Paola Ciarska


Preview evening: 9th February 5pm until 9pm

Exhibition runs until 15th April

We are delighted to be working with Paola, who will be showing Coming Along Nicely over two venues - Gallagher and Turner, 30 St Mary's Place, Newcastle (10th February - 15th March), and Globe Gallery until 15th April.

Beautiful things come in small packages
The artist Paola Ciarska has succeeded in taking what could be described as the minutia of life, the human condition and everyday objects, reduced them, literally [think ‘Honey I Shrunk The Kids’, but on a far more cerebral and sensual level], to create images that are larger than life. No mean feat. Whilst Paola paints in miniature, the detail draws one into the intricate and private lives of her subjects. It could be anyone’s home, any room, but we [the viewer] are permitted to observe, absorb the detail and atmosphere, without interruption, or consequence . . .

There’s so much detail, the artwork cheekily beckoning one into the delights within, not unlike a modern day peep show. Not least a sensuality, drawing a similarity to the modern day craving for the ever present ‘reality’ show. I guess - “outside looking in.”

There is so much magic, electricity - imagination in the work that it subliminally invokes a narrative in the viewer too.

Ciarska, nine years resident in Newcastle, hales from Poland and it’s from there that she draws much of her influence for the graphic geometric backgrounds of her rich paintings. The finely detailed gouache rendered backdrops come from her strong and warm memories of wallpaper designs whilst growing up. There’s much to see, so much detail - these brightly lit rooms, a vibrance of not only colour, but a cacophony of objects and sensations, making the viewers eye return again and again, taking in more detail not seen on first viewing.

Paola says - “Throughout my time at university I’ve experimented with numerous artistic disciplines in order to find one that will enable me to sieve through my eclectic bank of ideas. I wanted to create work that would be accessible to everyone, something that would allude towards a humorous commentary of the human condition. I wanted to create a self portrait that would function as a mirror to whoever laid eyes on it. So one morning I got up and became a painter. A painter whose brush had just 3 strands of hair.” Ciarska often paints with make-up brushes.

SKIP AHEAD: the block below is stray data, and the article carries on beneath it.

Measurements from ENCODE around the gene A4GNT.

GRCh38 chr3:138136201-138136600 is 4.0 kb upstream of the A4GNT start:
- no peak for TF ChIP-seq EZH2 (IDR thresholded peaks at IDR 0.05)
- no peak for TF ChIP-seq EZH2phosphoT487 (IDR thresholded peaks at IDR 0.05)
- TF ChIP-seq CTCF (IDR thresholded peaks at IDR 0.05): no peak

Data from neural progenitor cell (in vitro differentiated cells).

It’s delightfully evident that she revels in the detail of her work, spending at least thirty hours on each painting, much of that time in the early hours of the morning, when the rest of the world’s asleep; time-zones not withstanding. These lengthy sessions become ‘condensed’ as Paola’s enthusiasm takes over:

“I enjoy getting lost in the labour of a marathon painting session. Once I have established a particular structure and layout for a certain vision, I get myself into a haze of obsessive intricate detail application. Repetition provides me with a rhythm which vibrates through each piece as a silent soundtrack. My most recent miniature gouache series titled ‘Like an onion looking into a mirror?’ serves as a humorous universal representation of a wired, technologically aware, 21st century human being. Over-sharing of private information we witness on daily basis turns us into self proclaimed voyeurs, without necessarily comprehending why and how those voyeuristic qualities got attached to our daily life rituals. It is an exaggerated, humorous commentary on people being people. People with smart phones and even smarter Facebook responses.”

Paola’s Globe Gallery exhibition [she will be the first young and recently graduated artist to have a solo show at Globe Gallery since opening twenty-one years ago] is the latest in a fast growing list of achievements since graduation, having exhibited at the Kingsgate Gallery in London, the Exchange Rates Exposition in New York and the Baltic Centre for Contemporary Art; as well as several projects in the North East. Paola was also awarded the Hatton Purchase Prize, in June 2016, when one of her paintings became part of the Hatton Gallery Collection.

These beautifully small packages are already making a large impact.

David Houghton